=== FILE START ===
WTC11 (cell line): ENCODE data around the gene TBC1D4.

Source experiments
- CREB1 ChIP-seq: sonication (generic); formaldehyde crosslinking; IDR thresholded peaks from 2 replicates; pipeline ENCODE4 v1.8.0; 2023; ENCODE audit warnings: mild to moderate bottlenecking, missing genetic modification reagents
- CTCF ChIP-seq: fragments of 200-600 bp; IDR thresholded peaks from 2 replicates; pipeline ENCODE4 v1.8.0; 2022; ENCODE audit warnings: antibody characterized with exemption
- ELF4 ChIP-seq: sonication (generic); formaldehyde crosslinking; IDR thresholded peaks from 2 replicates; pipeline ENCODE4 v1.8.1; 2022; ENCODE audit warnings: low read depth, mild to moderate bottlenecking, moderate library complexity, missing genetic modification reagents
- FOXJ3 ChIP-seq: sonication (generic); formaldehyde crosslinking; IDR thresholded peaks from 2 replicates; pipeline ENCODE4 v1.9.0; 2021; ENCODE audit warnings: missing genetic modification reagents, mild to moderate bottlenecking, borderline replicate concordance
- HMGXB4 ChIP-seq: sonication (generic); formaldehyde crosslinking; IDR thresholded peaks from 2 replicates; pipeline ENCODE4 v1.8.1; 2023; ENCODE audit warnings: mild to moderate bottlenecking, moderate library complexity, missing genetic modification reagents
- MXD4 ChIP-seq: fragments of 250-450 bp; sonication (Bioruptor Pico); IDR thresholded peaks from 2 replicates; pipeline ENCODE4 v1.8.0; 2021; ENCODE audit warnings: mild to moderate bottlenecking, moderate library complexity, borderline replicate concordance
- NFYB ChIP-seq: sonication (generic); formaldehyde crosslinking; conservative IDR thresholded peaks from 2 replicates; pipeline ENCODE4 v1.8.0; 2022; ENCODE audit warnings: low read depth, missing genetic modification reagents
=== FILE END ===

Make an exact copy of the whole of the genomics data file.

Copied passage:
WTC11 (cell line): ENCODE data around the gene TBC1D4.

Source experiments
- CREB1 ChIP-seq: sonication (generic); formaldehyde crosslinking; IDR thresholded peaks from 2 replicates; pipeline ENCODE4 v1.8.0; 2023; ENCODE audit warnings: mild to moderate bottlenecking, missing genetic modification reagents
- CTCF ChIP-seq: fragments of 200-600 bp; IDR thresholded peaks from 2 replicates; pipeline ENCODE4 v1.8.0; 2022; ENCODE audit warnings: antibody characterized with exemption
- ELF4 ChIP-seq: sonication (generic); formaldehyde crosslinking; IDR thresholded peaks from 2 replicates; pipeline ENCODE4 v1.8.1; 2022; ENCODE audit warnings: low read depth, mild to moderate bottlenecking, moderate library complexity, missing genetic modification reagents
- FOXJ3 ChIP-seq: sonication (generic); formaldehyde crosslinking; IDR thresholded peaks from 2 replicates; pipeline ENCODE4 v1.9.0; 2021; ENCODE audit warnings: missing genetic modification reagents, mild to moderate bottlenecking, borderline replicate concordance
- HMGXB4 ChIP-seq: sonication (generic); formaldehyde crosslinking; IDR thresholded peaks from 2 replicates; pipeline ENCODE4 v1.8.1; 2023; ENCODE audit warnings: mild to moderate bottlenecking, moderate library complexity, missing genetic modification reagents
- MXD4 ChIP-seq: fragments of 250-450 bp; sonication (Bioruptor Pico); IDR thresholded peaks from 2 replicates; pipeline ENCODE4 v1.8.0; 2021; ENCODE audit warnings: mild to moderate bottlenecking, moderate library complexity, borderline replicate concordance
- NFYB ChIP-seq: sonication (generic); formaldehyde crosslinking; conservative IDR thresholded peaks from 2 replicates; pipeline ENCODE4 v1.8.0; 2022; ENCODE audit warnings: low read depth, missing genetic modification reagents